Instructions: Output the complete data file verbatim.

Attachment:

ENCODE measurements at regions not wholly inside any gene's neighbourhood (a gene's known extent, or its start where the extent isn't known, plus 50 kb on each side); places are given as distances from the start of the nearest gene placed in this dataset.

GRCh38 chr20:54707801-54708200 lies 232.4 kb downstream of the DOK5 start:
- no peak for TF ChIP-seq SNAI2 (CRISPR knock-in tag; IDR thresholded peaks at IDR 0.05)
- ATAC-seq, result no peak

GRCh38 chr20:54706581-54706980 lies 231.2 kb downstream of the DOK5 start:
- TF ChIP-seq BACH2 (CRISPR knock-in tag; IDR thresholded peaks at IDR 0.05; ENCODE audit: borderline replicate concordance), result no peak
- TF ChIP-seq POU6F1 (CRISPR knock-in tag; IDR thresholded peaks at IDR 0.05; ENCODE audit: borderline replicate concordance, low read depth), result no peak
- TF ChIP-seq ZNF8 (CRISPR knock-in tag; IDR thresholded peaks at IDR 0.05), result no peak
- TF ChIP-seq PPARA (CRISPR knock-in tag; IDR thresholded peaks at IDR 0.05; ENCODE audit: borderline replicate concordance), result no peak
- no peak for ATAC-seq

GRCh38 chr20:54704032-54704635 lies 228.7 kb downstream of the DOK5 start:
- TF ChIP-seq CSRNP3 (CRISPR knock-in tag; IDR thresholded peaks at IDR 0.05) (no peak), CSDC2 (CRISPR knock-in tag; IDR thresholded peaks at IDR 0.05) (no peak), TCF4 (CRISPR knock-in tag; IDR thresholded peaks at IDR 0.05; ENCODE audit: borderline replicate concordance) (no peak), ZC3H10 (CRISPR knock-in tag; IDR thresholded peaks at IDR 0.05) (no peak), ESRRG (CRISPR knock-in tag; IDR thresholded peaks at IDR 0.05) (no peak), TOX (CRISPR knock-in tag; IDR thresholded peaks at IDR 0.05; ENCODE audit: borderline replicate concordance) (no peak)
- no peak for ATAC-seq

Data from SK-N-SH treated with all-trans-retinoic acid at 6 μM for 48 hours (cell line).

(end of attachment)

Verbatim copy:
ENCODE measurements at regions not wholly inside any gene's neighbourhood (a gene's known extent, or its start where the extent isn't known, plus 50 kb on each side); places are given as distances from the start of the nearest gene placed in this dataset.

GRCh38 chr20:54707801-54708200 lies 232.4 kb downstream of the DOK5 start:
- no peak for TF ChIP-seq SNAI2 (CRISPR knock-in tag; IDR thresholded peaks at IDR 0.05)
- ATAC-seq, result no peak

GRCh38 chr20:54706581-54706980 lies 231.2 kb downstream of the DOK5 start:
- TF ChIP-seq BACH2 (CRISPR knock-in tag; IDR thresholded peaks at IDR 0.05; ENCODE audit: borderline replicate concordance), result no peak
- TF ChIP-seq POU6F1 (CRISPR knock-in tag; IDR thresholded peaks at IDR 0.05; ENCODE audit: borderline replicate concordance, low read depth), result no peak
- TF ChIP-seq ZNF8 (CRISPR knock-in tag; IDR thresholded peaks at IDR 0.05), result no peak
- TF ChIP-seq PPARA (CRISPR knock-in tag; IDR thresholded peaks at IDR 0.05; ENCODE audit: borderline replicate concordance), result no peak
- no peak for ATAC-seq

GRCh38 chr20:54704032-54704635 lies 228.7 kb downstream of the DOK5 start:
- TF ChIP-seq CSRNP3 (CRISPR knock-in tag; IDR thresholded peaks at IDR 0.05) (no peak), CSDC2 (CRISPR knock-in tag; IDR thresholded peaks at IDR 0.05) (no peak), TCF4 (CRISPR knock-in tag; IDR thresholded peaks at IDR 0.05; ENCODE audit: borderline replicate concordance) (no peak), ZC3H10 (CRISPR knock-in tag; IDR thresholded peaks at IDR 0.05) (no peak), ESRRG (CRISPR knock-in tag; IDR thresholded peaks at IDR 0.05) (no peak), TOX (CRISPR knock-in tag; IDR thresholded peaks at IDR 0.05; ENCODE audit: borderline replicate concordance) (no peak)
- no peak for ATAC-seq

Data from SK-N-SH treated with all-trans-retinoic acid at 6 μM for 48 hours (cell line).